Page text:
This week's Star Wars Rebels picks up where our cliffhanger left off, with the Rebels moving their asset and the Empire in hot pursuit. But when the Ghost's Jedi crew members have another encounter with the fearsome Inquisitor, we're reminded the Dark Side doesn't just have cookies; it's also pretty damn powerful.
When last we left the Rebels, Tseebo had just revealed that he knows the fate of Ezra's parents—but it turns out that Ezra doesn't want to hear it. It's certainly no surprise that hope is a major theme of Rebels; after all, we're leading into A New Hope. But to Ezra, hope is a dangerous thing. Hope doesn't help you survive. At least, that's what he tells himself at first.
It doesn't take long for Tseebo to prove himself to Hera as an asset. The one advantage of his personality suppression is that he is almost thoughtlessly helpful in anything that keeps him out of the Empire's hands. But lurking in Tseebo's brain is a great deal of guilt over his decision to hide when the Bridgers were taken by the Empire and his failure to take care of Ezra afterward.
After Ezra's use of the Force reawakens Tseebo's personality (more on that in a moment), he confesses to Hera that his acquisition of all that Imperial intel was incidentally. The real reason that he volunteered for that extreme data processing device was not to screw with the Empire, but to find out what happened to his friends.
Rebels is perhaps even more of a kids' show than Clone Wars was, but this is a nicely complex idea: that many of the people who find themselves caught up in the Rebellion don't have grand heroic goals. They're just people with individual problems trying to get right with their own consciences.
Once the crew realizes that there's a tracking device on the Phantom, it becomes clear that the best way to get Tseebo to the (coughs) mysterious Fulcrum is for Kanan and Ezra to take the Phantom and lure the Imperials (including the Inquisitor) away from the Ghost. And they decide to head to the spot where Hera and Sabine encountered those light-hating monsters. This time, though, they're going to use the beasts to their advantage.
Ah, so that's why Kanan was trying to teach Ezra to Force-connect to that critter last episode, to set up this moment. And it's a good moment, for a couple of reasons. Somehow, Ezra is a bit less obnoxious when he's being honest about his feelings, and they're feelings that make sense for a Lothal street rat. Ezra isn't really afraid of physical pain, at least not as much as he fears emotional pain. Ezra fears hope because it opens him up to pain. But once he's honest about that fear, he's able to forgive Tseebo (remotely triggering Tseebo's true personality through the Force) and is able to turn the shadow creatures into Force puppies.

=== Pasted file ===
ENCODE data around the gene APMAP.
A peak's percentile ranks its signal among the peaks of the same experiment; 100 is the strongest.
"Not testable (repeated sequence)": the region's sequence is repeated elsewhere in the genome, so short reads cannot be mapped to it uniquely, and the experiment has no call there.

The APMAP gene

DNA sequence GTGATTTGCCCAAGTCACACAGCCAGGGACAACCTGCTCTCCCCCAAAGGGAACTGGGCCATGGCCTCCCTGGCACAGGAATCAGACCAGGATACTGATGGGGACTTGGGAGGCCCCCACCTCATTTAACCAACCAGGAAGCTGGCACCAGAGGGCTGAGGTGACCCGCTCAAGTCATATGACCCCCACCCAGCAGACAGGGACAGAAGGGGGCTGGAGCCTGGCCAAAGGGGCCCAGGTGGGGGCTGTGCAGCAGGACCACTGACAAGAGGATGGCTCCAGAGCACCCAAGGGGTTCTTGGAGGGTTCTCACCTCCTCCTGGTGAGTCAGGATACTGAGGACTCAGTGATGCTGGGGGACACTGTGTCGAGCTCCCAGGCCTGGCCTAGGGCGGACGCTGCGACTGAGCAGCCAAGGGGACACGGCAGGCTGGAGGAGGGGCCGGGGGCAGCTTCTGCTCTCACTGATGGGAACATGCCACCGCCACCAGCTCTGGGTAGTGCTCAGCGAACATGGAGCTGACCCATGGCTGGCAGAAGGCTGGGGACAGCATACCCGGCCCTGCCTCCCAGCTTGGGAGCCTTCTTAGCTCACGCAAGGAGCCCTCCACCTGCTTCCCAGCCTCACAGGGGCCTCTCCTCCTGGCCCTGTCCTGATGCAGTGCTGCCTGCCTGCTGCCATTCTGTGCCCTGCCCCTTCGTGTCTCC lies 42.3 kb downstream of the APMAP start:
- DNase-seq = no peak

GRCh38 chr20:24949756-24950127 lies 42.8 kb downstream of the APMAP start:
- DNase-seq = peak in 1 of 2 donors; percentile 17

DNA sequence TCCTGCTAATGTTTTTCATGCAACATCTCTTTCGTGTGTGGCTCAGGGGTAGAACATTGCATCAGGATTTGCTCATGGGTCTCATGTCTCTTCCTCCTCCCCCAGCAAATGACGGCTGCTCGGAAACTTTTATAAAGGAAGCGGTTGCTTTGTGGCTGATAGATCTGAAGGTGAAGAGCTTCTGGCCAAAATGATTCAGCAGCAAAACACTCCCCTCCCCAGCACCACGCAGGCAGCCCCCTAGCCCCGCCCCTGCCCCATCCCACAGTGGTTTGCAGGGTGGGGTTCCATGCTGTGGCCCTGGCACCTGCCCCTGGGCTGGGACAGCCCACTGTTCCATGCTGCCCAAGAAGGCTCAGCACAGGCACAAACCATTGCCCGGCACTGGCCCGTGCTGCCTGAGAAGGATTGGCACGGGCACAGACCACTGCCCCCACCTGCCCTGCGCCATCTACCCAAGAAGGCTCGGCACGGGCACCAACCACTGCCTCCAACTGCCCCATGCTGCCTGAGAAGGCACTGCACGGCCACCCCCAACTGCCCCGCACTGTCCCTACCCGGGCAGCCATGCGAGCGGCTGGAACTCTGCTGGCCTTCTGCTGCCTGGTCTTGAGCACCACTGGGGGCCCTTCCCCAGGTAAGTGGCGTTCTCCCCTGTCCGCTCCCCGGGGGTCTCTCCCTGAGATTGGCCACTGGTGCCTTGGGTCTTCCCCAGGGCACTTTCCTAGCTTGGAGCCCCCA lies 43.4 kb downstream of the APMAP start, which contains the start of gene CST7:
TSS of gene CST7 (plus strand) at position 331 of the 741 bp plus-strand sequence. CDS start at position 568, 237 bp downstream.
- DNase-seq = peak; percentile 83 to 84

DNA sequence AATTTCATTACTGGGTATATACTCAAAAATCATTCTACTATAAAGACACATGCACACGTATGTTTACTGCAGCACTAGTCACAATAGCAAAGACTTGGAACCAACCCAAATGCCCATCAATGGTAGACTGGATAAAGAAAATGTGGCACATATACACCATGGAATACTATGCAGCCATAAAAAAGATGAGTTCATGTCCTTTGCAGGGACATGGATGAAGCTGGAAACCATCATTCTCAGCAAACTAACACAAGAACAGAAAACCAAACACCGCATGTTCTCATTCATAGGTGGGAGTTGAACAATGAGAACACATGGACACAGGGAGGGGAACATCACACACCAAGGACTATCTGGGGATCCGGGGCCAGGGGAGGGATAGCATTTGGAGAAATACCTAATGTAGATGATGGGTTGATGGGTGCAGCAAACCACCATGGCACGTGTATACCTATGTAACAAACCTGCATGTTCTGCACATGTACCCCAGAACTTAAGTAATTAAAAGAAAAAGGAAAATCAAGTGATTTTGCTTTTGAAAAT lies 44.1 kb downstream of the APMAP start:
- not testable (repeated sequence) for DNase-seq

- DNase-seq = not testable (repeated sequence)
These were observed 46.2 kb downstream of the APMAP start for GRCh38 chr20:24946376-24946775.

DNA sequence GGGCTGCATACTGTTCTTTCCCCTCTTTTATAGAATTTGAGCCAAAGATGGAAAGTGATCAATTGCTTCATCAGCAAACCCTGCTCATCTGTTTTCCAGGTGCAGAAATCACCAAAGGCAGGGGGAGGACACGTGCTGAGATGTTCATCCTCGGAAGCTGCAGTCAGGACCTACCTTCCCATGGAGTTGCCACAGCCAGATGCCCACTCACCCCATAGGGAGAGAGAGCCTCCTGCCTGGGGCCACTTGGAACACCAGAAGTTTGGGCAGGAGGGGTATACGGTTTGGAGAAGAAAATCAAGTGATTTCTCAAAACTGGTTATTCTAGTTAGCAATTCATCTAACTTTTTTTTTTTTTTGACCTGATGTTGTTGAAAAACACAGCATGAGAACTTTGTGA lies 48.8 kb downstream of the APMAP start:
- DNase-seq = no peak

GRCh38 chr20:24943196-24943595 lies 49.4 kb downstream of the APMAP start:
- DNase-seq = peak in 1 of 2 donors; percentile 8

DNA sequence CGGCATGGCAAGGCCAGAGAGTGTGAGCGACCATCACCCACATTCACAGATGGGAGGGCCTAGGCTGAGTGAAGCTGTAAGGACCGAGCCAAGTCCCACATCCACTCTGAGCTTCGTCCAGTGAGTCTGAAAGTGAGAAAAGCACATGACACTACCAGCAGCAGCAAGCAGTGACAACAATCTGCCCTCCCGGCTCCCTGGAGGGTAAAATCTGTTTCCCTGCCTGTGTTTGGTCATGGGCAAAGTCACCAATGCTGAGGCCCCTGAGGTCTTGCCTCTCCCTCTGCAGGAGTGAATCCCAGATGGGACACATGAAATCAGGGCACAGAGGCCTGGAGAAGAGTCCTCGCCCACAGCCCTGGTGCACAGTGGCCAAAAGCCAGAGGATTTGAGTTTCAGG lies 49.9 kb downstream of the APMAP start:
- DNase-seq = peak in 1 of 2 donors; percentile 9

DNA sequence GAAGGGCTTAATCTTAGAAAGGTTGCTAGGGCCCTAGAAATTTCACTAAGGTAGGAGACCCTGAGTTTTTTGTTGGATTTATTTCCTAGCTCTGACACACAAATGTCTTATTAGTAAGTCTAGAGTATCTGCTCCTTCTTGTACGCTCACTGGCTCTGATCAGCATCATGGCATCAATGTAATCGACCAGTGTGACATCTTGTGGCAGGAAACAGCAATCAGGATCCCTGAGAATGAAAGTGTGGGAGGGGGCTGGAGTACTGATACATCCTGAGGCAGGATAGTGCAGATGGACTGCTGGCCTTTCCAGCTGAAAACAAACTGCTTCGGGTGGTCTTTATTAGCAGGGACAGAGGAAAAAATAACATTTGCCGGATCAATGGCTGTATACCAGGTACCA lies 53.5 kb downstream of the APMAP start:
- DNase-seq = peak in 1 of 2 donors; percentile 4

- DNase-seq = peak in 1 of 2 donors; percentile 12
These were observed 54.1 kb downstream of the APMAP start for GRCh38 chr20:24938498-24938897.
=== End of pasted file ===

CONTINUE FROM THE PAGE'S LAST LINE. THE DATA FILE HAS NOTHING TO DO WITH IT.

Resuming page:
It's also a neat moment because, while I didn't buy Kanan and Ezra's relatively easy escape from the Inquisitor's trap a few episodes back, this was a good plan. The Force puppies make quick work of the Stormtroopers, leaving Ezra and Kanan to deal with the Inquisitor. And when the Inquisitor overpowers Kanan, we loop back into Ezra's great fear: emotional pain. He's just found his (non-biological) family and the thought of losing Kanan allows the Dark Side to flow through him.
The Inquisitor echoes the Emperor's speech to Luke Skywalker in Return of the Jedi, egging on Ezra's fear and pain to strengthen that flow, thinking that perhaps he can recruit Ezra as his own apprentice. But it works a little too well, and Ezra sics a giant Force puppy on the Inquisitor.
And that's how Kanan and Ezra once again escape the Inquisitor and live to fight another day. Kanan is relieved to realize that Ezra doesn't remember feeling so powerful. He just has a lingering feeling of moral ickiness. It sounds like Ezra might be innately powerful when it comes to the Force, but the temptation of the Dark Side will certainly continue to rear its head.
Hera delivers Tseebo to Fulcrum, but not before asking him if he has a message he wants her to deliver to Ezra. We don't learn what it is, because Ezra isn't ready to hear it on his second-worst birthday. But Sabine, rather sweetly, does give him one gift: a photo of Ezra and his parents during happier times.